Cross-domain ID solutions — such as HEM (hashed email addresses) and fingerprinting — have seen increased attention across the industry. However, the majority of this attention is misplaced. Here’s why cross-domain ID solutions aren’t the ideal alternatives to a deprecated third-party cookie.
Why Cross-Domain ID Solutions Don’t Stack Up: HEM
HEM is a cross-domain ID solution that uses hashed emails, a form of deterministic data—data supplied directly by users—to create identifiers. It works by matching publisher-collected emails with advertiser-collected emails to create an anonymized ID. This anonymized ID can be applied to some of the same use cases as third-party cookies.
Why HEM Is Trending as a Cookiefree Alternative
Add in the benefits of HEM, and there’s good reason why many in the industry see HEM as a viable successor to the third-party cookie:
- Deterministic data is generally high value and accurate because consumers supply it directly.
- Because it’s based on deterministic data, HEM is considered more privacy-compliant since consent is implied.
- The nature of email use means that a user’s email rarely changes and can be tied to that specific user.
- And finally, HEM enables tracking across domains without being reliant on cookies.
But while these elements combine to present HEM as an elegant solution in a world without third-party cookies, on closer examination, there are clear reasons why it’s not as smart as it seems.
HEM’s Major Weakness
The root of HEM’s potential efficacy lies in its ability to track individuals across domains. But this ability is also its Achilles’ heel: tracking users across domains impacts consumer privacy, and there’s little doubt that privacy will continue to be a regulatory priority.
This means web browsers and platforms like Apple and Google actively prioritize privacy protection. A current example is Apple’s iCloud+ Hide My Email, which enables individuals to generate unique, random email addresses that can be used just like their personal email. These emails automatically forward to the individual’s email, where they can be replied to like a regular email, all while keeping the personal email private.
This aspect alone derails any long-term potential of HEM to replace third-party cookies. But HEM also faces other difficulties:
Collection challenges. Emails are often costly and difficult to collect. For example, even those publishers doing well see only around 10-15% of traffic logging in. And while brands have fewer problems collecting emails, the emails they collect are typically from existing customers rather than non-purchasing website visitors.
Difficulty of scaling. Even if a publisher were to have a phenomenal 80% login rate, each hashed email from that publisher could only be matched with a hashed email from one advertiser. But to scale, that hashed email needs to be associated with several different domains across the web.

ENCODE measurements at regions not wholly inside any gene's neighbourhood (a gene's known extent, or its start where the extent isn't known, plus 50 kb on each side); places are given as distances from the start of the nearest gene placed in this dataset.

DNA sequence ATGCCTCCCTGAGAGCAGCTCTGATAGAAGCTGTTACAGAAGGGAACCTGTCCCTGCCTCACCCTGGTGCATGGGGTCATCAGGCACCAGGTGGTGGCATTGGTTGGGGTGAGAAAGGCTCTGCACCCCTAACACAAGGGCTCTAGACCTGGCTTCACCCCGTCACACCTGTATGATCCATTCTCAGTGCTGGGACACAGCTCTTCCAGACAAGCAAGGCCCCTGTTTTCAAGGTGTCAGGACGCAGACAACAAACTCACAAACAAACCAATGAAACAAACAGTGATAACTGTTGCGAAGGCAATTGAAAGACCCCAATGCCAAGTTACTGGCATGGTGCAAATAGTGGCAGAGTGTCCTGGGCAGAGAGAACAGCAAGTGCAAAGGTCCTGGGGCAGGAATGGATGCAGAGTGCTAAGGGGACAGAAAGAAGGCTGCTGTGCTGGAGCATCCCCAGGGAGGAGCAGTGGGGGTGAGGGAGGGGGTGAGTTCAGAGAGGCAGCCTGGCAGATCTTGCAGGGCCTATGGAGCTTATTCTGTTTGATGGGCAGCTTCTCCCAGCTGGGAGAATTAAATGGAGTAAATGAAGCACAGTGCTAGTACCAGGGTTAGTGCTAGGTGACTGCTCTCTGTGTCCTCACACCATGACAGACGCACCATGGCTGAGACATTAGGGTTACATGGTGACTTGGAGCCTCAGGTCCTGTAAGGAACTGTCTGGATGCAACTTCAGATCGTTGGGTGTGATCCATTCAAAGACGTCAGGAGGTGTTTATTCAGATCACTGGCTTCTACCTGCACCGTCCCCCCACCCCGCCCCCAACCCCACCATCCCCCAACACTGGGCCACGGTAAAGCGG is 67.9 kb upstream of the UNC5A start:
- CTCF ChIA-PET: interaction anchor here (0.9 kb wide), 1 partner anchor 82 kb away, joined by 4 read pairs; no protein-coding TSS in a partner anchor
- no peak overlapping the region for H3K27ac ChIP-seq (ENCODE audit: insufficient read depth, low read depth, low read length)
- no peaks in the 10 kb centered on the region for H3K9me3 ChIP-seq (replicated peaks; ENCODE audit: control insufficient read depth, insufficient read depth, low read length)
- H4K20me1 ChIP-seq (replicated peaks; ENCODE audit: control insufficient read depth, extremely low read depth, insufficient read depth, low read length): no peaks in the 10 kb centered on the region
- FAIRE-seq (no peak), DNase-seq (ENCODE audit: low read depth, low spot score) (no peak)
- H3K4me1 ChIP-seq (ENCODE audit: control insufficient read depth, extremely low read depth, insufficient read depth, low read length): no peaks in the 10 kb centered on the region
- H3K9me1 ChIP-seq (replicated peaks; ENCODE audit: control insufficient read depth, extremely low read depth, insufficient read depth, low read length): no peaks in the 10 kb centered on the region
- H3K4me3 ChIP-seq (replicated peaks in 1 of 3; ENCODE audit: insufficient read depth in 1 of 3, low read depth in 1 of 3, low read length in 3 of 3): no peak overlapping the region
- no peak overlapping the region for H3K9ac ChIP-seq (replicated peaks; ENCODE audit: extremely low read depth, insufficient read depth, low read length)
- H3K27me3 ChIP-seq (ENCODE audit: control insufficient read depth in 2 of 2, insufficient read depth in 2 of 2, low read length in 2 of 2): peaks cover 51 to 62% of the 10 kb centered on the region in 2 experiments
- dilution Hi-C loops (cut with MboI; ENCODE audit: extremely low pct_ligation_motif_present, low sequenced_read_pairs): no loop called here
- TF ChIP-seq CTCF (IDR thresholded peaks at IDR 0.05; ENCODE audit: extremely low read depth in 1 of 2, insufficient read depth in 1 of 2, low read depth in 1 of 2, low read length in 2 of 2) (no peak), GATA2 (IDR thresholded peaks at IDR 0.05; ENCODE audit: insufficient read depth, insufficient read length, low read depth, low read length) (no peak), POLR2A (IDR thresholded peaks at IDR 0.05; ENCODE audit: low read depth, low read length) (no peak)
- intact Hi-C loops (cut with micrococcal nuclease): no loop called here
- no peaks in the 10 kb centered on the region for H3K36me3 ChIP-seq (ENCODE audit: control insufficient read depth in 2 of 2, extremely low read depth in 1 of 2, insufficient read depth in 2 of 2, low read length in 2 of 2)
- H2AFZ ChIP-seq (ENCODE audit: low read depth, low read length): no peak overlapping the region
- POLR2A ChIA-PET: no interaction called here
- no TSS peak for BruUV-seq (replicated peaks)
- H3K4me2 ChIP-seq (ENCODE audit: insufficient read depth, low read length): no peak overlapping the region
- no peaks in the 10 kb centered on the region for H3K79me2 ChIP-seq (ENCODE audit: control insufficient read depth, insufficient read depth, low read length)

And other scaling obstacles exist. For example, wide adoption is required to scale, but the adoption rate is roughly 10%. Add to this the lack of a standardized approach to email collection, resulting in a higher potential of the same emails not matching, and the scaling problem becomes evident.
These issues point to the unlikelihood of HEM’s capacity to rise to the top as a viable third-party cookie option.
Why Cross-Domain ID Solutions Don’t Stack Up: Fingerprinting
While HEM uses deterministic data, fingerprinting is an ID solution based on probabilistic data such as IP addresses and user agents. This data is used to create data points stitched together to generate an ID of a device or browser.
Why the Industry is Eyeing Fingerprinting’s Potential
Like HEM, fingerprinting offers several benefits that enable industry players to replicate some of the techniques that work within a third-party-cookie environment:
- Passive fingerprinting can collect IP addresses and user agent information undetectable to the user, so it’s not intrusive to the user’s experience.
- Unlike cookies, the data is stored server-side rather than user-side, and it’s harder to block or delete.
- Regarding scalability, it’s easier to collect probabilistic data than deterministic data.
- And finally, fingerprinting enables tracking across domains without the need for cookies.
Fingerprinting’s Major Weakness
Fingerprinting has the same Achilles’ heel as HEM: its ability to track users across domains means it’ll be a regulatory target.
In fact, browser interventions designed to prevent fingerprinting have already been implemented or are currently underway. Google has stated its anti-fingerprinting goals, for example. And Apple has rolled out anti-fingerprinting initiatives such as opt-in requirements for mobile device IDs and its iCloud Private Relay, which masks IPs by sending requests through two separate internet relays. Masked IP techniques, in particular, make fingerprinting IP addresses virtually useless.
Fingerprinting also comes with a slew of other issues, including:
Lack of consent. Regardless of the type of fingerprinting used—active or passive—there’s no user consent. From a privacy perspective, this is highly problematic.
Needs deterministic data. While it’s easier to collect, probabilistic data doesn’t score well when it comes to accuracy, as it’s based on probabilities and inferences. So instead, it’s best used to enhance deterministic data and provide scale.
Lack of persistence. Unlike email addresses or phone numbers, people change devices and browsers more frequently, making fingerprinting less persistent than HEM techniques.
These issues mean that fingerprinting isn’t just a runner-up to HEM-based ID solutions. It’s also unlikely to qualify as a contender in a post-third-party cookie world.
Alternatives to Cross-domain ID Solutions
Cross-domain solutions fall short, but how can they be avoided? Fortunately, there are some viable alternatives with long-term potential.
Google’s Privacy Sandbox